Lance Reddick at the 39th Saturns Awards | ©2013 Sue Schneider

Lance Reddick at the 39th Saturns Awards | ©2013 Sue Schneider

In Amazon’s BOSCH, currently streaming its entire ten-episode first season, Titus Welliver stars as Harry Bosch, an LAPD homicide detective investigating a long-ago murder that is somehow connected to a string of present-day serial murders. In the series, adapted by show runner Eric Overmyer from Michael Connelly’s acclaimed novels, Lance Reddick plays Harry’s boss, Irvin Irving, whose political aspirations dictate his every move.

Reddick, a native of Maryland, is known to FRINGE fans as Philip Broyles, to THE WIRE watchers as Cedric Daniels, to LOST lovers as Matthew Abaddon and to OZ aficionados as Detective John Basil. Additionally, Reddick played the otherworldly Papa Legba in 2013’s AMERICAN HORROR STORY: COVEN and was a regular on last season’s INTELLIGENCE.

In person, Reddick is imposing, though much less intimidating than he often is onscreen as he talks about Irving and other characters.

ASSIGNMENT X: Were you familiar with Michael Connelly’s Harry Bosch novels when you were first presented with BOSCH?

LANCE REDDICK: Actually, when the project was presented to me, I didn’t know who Michael Connelly was [laughs].

AX: Have you read the books now?

REDDICK: I’ve read four books.

AX: Correct me if I’m wrong, but in the books, isn’t Irvin Irving white and sort of racist?

REDDICK: He is white. In the books that I read, I don’t remember thinking that he was racist.

AX: Maybe just elitist?

REDDICK: I don’t know that he’s elitist in that he comes from money – he started as a street cop. The other thing that’s interesting about that question about the character is that Irving is actually based on a person who is African-American. The fictional white person in the books is based on a real-life black person.

AX: Who is being played by a real-life African-American person. Did they tell you who he really is and have you researched him?

REDDICK: Yes, they told me who he is and, yes, I have researched him. I don’t know if I can say [his identity]. He’s City Council.

Lance Reddick in FRINGE - Season 5 - "The Bullet That Saved the World" | ©2012 Fox/Liane Hentscher

Lance Reddick in FRINGE - Season 5 - "The Bullet That Saved the World" | ©2012 Fox/Liane Hentscher

AX: Is he aware that Irving is based on him?

REDDICK: I don’t know. That’s why I don’t feel at liberty to say. I know from my experience with THE WIRE, because so many characters were based on real people, that we’re varying it – although that show was meant as a socio-political debate, but I know that sometimes certain people got offended [laughs].

AX: How did you become involved with BOSCH?

REDDICK: I was offered the role. When I was originally offered the role, I was told it was a recurring character. I was originally reluctant to say yes, because I didn’t want to play another cop. I said yes basically because Eric Overmyer asked me, because of my relationship with Eric, and because he promised me that it would be a great role. I was less afraid when I initially said yes, because once I researched Michael and found out who he was and also Eric gave me the opportunity to speak to Michael about it, I spoke to him, and also, because originally it was just supposed to be a recurring role first season. I knew that they were planning on making it a series regular second season, but I figured, “Well, I’m going to have a year and a half to really think about it, and I’ll just come in and do as recurring.” And then once we got picked up to series, they asked me to come on as a series regular for first season. I know Eric. I trust him. It was that simple.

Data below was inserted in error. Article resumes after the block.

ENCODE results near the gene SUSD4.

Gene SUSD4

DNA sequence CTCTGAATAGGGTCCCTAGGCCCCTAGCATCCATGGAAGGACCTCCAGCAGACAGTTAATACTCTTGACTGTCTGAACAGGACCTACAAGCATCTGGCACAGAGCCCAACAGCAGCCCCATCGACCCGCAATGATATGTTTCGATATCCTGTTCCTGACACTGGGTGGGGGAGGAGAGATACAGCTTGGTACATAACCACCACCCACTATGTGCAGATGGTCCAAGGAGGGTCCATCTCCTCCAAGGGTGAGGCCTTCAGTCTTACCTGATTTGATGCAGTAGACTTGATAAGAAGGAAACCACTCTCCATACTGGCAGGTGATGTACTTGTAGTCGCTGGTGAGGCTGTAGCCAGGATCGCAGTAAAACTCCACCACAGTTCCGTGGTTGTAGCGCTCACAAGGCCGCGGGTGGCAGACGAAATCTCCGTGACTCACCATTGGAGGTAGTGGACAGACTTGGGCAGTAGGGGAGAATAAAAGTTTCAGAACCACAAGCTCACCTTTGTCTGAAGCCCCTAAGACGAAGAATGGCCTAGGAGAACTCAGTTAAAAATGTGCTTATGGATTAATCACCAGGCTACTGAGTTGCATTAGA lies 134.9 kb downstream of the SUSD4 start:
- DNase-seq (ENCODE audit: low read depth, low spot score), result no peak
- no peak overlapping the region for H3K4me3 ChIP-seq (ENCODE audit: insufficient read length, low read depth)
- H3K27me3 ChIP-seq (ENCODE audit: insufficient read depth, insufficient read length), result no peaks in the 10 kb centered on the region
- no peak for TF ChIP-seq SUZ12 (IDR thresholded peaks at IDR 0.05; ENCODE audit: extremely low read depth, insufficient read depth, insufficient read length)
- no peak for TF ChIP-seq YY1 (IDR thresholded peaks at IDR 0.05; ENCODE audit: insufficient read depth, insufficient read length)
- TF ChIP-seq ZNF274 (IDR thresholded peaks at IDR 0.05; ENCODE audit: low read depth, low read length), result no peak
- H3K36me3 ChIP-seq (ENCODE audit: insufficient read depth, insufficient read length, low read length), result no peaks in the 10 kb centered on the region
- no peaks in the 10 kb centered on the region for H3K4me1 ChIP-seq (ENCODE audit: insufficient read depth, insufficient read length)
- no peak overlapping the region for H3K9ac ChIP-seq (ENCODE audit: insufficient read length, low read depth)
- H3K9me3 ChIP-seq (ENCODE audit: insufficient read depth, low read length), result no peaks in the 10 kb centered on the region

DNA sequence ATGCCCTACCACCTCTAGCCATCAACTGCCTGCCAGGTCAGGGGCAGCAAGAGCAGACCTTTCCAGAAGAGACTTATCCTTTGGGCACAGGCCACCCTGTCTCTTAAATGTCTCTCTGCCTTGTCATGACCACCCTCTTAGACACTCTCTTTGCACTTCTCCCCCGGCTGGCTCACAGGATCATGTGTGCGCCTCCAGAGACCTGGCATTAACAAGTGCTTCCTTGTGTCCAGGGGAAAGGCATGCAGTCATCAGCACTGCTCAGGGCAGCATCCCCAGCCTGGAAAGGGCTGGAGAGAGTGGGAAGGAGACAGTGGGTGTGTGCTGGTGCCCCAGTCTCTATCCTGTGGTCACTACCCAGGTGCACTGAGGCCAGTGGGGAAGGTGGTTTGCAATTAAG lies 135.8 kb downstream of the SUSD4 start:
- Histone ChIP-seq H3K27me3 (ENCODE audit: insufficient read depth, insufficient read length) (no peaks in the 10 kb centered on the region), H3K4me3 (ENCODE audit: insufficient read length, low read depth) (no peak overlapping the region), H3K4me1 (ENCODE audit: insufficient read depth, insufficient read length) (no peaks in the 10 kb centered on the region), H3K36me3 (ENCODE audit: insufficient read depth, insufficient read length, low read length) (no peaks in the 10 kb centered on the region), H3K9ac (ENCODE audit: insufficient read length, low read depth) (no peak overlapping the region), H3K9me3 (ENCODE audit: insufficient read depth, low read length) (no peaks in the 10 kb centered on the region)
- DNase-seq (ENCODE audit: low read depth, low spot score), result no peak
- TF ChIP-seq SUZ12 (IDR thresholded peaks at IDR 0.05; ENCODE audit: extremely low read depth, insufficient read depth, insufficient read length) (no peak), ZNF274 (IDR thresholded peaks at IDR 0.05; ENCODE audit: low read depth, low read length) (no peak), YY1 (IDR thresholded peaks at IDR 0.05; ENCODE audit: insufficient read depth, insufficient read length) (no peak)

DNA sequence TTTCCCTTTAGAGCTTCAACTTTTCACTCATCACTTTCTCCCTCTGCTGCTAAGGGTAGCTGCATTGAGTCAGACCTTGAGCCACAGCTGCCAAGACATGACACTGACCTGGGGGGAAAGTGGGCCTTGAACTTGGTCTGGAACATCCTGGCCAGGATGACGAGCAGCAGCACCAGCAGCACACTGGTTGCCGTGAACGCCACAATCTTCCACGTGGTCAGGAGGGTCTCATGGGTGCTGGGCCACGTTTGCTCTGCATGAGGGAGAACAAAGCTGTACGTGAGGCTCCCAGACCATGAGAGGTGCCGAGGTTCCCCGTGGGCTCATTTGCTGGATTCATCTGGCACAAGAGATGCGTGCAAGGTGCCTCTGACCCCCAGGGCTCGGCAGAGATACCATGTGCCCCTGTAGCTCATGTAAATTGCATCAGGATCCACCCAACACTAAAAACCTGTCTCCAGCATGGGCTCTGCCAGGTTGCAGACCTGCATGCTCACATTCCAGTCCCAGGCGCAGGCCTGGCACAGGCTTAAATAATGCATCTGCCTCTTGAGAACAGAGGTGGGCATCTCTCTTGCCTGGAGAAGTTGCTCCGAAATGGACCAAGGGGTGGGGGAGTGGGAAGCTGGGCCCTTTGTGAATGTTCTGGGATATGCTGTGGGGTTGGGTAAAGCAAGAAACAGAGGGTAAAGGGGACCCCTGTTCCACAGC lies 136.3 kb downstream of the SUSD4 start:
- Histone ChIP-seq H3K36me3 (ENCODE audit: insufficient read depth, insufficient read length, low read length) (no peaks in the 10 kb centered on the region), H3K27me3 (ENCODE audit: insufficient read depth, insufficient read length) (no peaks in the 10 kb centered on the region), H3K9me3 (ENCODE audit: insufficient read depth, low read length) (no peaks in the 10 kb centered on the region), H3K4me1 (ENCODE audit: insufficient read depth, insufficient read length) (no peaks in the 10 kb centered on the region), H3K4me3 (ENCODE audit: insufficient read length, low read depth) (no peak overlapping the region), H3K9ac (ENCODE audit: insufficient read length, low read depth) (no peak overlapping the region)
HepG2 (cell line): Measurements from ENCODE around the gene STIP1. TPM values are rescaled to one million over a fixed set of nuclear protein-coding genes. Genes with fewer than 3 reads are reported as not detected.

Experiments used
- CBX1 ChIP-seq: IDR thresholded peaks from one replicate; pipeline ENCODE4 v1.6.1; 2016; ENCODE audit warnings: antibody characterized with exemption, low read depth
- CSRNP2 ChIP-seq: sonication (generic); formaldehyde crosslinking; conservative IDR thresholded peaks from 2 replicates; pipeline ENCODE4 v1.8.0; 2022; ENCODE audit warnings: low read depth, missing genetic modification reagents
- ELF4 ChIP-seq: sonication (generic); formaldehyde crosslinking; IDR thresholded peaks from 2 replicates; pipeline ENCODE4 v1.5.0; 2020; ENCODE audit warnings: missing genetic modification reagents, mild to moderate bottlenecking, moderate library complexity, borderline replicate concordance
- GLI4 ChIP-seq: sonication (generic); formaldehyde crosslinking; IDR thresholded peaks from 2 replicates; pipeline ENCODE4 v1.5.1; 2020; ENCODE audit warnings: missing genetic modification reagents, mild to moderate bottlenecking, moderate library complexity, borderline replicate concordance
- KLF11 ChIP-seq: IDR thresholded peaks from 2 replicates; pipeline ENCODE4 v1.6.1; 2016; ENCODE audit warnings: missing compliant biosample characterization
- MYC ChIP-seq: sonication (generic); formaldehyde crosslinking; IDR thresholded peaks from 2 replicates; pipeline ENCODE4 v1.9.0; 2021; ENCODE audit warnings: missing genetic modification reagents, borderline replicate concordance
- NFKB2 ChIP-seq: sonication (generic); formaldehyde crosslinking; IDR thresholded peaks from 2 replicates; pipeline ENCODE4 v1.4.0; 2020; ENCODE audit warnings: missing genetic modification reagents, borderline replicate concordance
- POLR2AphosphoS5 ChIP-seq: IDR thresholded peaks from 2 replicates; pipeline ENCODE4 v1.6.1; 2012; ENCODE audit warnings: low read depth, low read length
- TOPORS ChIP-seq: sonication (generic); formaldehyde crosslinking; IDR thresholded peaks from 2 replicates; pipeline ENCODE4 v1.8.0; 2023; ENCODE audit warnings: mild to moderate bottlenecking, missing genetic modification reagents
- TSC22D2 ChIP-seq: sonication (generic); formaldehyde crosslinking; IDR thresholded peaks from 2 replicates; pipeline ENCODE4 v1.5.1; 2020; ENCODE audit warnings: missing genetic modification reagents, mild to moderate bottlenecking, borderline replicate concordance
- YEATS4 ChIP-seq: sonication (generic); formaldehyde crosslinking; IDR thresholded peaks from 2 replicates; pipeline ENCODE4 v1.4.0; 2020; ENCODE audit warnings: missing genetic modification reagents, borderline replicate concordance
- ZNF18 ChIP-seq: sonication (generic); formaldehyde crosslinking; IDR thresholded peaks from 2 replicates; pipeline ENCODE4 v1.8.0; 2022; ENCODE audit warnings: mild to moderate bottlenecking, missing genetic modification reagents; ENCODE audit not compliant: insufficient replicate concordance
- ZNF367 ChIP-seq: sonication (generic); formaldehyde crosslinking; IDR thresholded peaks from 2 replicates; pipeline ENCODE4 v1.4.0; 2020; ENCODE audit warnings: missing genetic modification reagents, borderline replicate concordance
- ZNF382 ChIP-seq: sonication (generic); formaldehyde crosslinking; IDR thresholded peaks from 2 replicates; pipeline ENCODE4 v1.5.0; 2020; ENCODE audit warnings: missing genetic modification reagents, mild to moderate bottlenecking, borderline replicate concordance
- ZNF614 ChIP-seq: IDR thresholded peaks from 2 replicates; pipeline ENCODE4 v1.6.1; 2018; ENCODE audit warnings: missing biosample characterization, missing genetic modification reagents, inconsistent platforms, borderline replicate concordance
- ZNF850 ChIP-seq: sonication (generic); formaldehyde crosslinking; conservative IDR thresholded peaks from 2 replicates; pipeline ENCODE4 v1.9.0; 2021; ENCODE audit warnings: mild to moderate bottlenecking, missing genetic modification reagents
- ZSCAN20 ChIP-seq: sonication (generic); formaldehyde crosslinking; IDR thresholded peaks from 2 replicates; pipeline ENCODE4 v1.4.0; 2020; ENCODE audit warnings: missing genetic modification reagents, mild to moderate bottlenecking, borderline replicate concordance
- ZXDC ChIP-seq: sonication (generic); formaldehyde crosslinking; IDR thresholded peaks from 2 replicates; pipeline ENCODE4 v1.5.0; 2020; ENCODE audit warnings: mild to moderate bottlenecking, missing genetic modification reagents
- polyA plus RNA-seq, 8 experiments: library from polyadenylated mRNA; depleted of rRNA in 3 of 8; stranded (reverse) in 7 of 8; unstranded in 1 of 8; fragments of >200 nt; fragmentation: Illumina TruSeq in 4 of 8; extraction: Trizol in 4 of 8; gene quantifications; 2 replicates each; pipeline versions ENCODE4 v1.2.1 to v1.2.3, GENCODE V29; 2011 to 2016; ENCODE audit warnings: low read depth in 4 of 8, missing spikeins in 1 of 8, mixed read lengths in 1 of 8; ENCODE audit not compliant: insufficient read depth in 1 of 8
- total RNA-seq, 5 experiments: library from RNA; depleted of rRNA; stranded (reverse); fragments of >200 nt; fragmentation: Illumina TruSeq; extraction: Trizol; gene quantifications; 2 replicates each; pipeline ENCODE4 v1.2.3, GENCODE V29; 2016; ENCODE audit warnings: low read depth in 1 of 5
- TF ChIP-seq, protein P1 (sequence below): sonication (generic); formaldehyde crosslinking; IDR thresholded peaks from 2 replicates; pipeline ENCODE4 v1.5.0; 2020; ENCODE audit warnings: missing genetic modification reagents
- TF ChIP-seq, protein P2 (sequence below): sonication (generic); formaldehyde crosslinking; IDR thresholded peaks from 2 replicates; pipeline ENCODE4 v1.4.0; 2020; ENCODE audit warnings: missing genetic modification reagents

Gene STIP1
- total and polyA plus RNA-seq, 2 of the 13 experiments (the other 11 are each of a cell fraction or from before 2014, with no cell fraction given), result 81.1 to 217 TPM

AX: Did they say to you why you went from recurring to regular? Was it because the script couldn’t do without Irving, or because they realized, “Lance Reddick is bringing so much to this that we don’t want to do without him”?

REDDICK: I don’t know. I mean, I think – I don’t want to speculate too much, because I don’t want to put words in other people’s mouths. Part of it may have something to do with – I work a lot [laughs], and knowing how important it was going to be, as quickly as second season, they didn’t want to risk me not being available.

AX: Because they’re both in charge of the people under them, can you compare Irving to your character in FRINGE, in either universe?

REDDICK: Well, here’s what’s tricky about the Broyles thing, because the way the character was written changed so much from the first season to the second season. I think that once [Broyles] became entrenched at the beginning of the second season, Irving is much more – I was going to say “duplicitous,” but I don’t think that’s the right word. He’s much more Machiavellian than Broyles was. And although I think that both characters really believe in what they’re doing, Irving uniquely has a great thirst for power. He really, really wants to be police commissioner, and I think that if he were to become police commissioner, he would go on to want to become mayor. But I will says that, when he says to Bosch, “I care about what’s in the best interests of the department,” I think that he means it, it’s not just a line.

AX: At least in the books, Irving has extremely adversarial relationship with Harry, but we don’t see that so much in the series. Does Irving see himself as having an adversarial relationship with Bosch, or is that just how Bosch sees it?